The Opener” is where rhythmic hip-hop invention meets luxurious post-bop with strong modal accents and a crisp usage of sampling techniques. Barrett, who shows all his impetuousness every time he puts his horn to his mouth, delivers elastic phrases surrounded by delay effect, and is well accompanied in terms of improvisations by Bosch and Rosenwinkel. The latter, resorting to an affirmative synth guitar sound, expatiates on effervescent melodic escalation.
The lucid jazz-hop of “Beauty on Beauty” sounds invigoratingly beautiful in its melodious and superiorly articulated trumpet incursions, which gains an impish sound effect in the chorus, section that also scintillates with the riffscape of a saxophone.
 
Even if there’s a vibrant inner energy constantly bubbling underneath the surface, you’ll find several other occasions to chill out throughout the session. Examples are the reflective “Don’t You Know I Love You”, and the slightly more avid “Db-Lemma”.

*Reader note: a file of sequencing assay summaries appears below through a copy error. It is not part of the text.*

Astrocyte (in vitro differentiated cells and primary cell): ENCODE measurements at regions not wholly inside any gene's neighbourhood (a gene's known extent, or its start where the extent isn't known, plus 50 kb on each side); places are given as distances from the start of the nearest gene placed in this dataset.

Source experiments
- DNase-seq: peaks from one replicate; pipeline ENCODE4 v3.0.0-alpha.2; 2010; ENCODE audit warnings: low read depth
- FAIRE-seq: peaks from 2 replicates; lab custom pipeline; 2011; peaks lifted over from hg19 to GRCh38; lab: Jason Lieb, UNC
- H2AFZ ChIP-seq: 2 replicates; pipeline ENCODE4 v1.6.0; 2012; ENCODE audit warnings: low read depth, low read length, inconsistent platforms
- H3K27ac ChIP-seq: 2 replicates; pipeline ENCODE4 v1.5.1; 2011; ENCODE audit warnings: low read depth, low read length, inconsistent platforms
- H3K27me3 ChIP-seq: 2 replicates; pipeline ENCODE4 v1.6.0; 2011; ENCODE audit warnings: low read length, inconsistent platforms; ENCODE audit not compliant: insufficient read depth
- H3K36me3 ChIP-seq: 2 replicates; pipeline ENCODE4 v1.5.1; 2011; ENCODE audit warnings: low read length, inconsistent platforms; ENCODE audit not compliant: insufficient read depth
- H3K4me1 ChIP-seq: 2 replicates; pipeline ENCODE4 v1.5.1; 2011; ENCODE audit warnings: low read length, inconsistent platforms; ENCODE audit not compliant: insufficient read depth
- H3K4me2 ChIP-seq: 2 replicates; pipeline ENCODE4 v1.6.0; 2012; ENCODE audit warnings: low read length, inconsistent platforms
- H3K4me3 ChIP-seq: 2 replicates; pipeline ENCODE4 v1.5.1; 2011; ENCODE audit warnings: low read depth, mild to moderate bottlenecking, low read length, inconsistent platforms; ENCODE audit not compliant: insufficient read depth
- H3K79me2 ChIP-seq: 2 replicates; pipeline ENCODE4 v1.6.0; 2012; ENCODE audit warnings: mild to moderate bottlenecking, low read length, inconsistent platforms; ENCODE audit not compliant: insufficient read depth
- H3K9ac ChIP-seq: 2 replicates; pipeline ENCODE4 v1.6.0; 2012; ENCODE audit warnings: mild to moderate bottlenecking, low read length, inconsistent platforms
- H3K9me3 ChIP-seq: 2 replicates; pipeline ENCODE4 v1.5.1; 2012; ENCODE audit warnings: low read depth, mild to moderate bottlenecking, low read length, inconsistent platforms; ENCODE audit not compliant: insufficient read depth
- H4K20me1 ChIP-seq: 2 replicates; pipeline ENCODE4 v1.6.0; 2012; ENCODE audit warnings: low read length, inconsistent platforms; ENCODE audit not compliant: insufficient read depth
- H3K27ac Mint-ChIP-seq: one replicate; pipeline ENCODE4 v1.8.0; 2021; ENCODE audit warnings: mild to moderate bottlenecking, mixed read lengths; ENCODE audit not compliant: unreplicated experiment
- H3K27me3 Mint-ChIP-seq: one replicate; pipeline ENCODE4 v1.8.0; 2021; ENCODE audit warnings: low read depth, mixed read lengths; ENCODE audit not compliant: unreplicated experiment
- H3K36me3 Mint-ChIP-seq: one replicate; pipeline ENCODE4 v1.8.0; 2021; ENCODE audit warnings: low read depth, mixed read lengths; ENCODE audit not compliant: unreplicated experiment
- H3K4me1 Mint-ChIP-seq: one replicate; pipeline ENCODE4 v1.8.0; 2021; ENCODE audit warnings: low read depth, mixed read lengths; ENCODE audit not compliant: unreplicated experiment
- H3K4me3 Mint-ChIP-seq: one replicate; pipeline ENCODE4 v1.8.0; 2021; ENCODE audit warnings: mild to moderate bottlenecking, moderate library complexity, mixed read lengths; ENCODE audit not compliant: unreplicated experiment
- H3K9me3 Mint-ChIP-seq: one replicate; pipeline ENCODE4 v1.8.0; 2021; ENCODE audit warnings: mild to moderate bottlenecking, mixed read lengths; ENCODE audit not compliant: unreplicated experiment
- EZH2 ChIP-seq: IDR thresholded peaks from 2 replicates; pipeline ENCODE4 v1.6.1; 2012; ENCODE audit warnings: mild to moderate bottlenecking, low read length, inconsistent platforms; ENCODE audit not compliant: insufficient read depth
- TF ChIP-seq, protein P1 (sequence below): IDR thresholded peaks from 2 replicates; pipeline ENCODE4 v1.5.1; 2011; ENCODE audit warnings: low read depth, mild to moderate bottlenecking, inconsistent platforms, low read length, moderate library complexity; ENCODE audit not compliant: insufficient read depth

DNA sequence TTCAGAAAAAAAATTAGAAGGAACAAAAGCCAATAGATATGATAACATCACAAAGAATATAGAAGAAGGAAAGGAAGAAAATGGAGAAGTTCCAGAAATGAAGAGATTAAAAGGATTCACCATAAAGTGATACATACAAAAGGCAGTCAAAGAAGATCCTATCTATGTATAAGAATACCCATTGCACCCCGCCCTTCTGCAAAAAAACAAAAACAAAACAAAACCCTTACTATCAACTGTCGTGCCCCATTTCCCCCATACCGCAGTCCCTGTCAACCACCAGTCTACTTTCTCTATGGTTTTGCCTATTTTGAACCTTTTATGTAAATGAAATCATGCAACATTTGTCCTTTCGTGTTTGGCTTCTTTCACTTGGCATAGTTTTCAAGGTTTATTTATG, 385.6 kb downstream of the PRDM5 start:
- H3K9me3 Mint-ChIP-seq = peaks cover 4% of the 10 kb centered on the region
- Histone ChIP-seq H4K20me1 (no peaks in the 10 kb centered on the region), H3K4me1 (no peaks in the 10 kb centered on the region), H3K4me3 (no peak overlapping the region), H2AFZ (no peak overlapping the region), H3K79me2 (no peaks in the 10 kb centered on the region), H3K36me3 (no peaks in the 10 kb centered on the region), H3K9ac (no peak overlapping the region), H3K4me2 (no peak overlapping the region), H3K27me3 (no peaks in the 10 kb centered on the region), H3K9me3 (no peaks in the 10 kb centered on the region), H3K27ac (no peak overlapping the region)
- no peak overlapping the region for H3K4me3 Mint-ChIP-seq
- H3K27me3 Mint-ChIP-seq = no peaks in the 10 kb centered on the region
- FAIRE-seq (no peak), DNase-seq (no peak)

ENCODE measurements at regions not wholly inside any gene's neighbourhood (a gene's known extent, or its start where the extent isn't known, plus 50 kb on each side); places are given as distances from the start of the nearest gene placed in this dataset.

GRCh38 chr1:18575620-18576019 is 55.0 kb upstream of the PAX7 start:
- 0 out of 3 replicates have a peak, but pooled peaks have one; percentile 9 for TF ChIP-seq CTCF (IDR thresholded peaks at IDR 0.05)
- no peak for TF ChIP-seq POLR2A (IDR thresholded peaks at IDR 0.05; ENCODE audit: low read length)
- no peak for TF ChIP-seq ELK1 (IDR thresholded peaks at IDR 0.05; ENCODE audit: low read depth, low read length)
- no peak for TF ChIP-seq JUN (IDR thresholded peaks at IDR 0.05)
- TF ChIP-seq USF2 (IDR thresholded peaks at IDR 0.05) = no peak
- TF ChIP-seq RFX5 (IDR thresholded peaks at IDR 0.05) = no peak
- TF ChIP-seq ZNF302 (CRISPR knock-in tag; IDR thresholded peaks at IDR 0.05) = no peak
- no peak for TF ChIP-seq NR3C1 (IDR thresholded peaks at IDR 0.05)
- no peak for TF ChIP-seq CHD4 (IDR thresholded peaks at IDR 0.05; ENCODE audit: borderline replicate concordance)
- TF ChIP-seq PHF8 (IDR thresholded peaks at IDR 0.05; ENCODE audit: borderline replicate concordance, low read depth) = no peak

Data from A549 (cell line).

Different” mixes a self-assertive urban vibe with off-kilter rhythms that seem to fit between Brazilian samba and African lilt. The invitation to the dance floor is imposed by Anthony Toth's dry snare thumps and swift hi-hat, yet this posture is occasionally curbed by a more traditional jazz approach during the improvisations.

One of the highest peaks on the album happens on “To Conversate”, a piece that thrives with amazing collective timing and synchronization, as well as incredibly dynamic solos by the bandleader and then Felder, whose expressive six-string flux stirs up the groove.

Following the examples of fellow trumpeters Terence Blanchard and Marquis Hill, who also strive to push boundaries, Darren Barrett shows no fear of agitating style conventions through bold ideas. The scrumptiously groovecentric dB-ish: The Opener provides a gut punch of originality in its no-nonsense conception. Open mind, open ears, open style, open world… the future of jazz might well reside here!

        Grade  A

        Grade A

Favorite Tracks:
01 - The Opener ► 02 - Beauty on Beauty ► 06 - To Conversate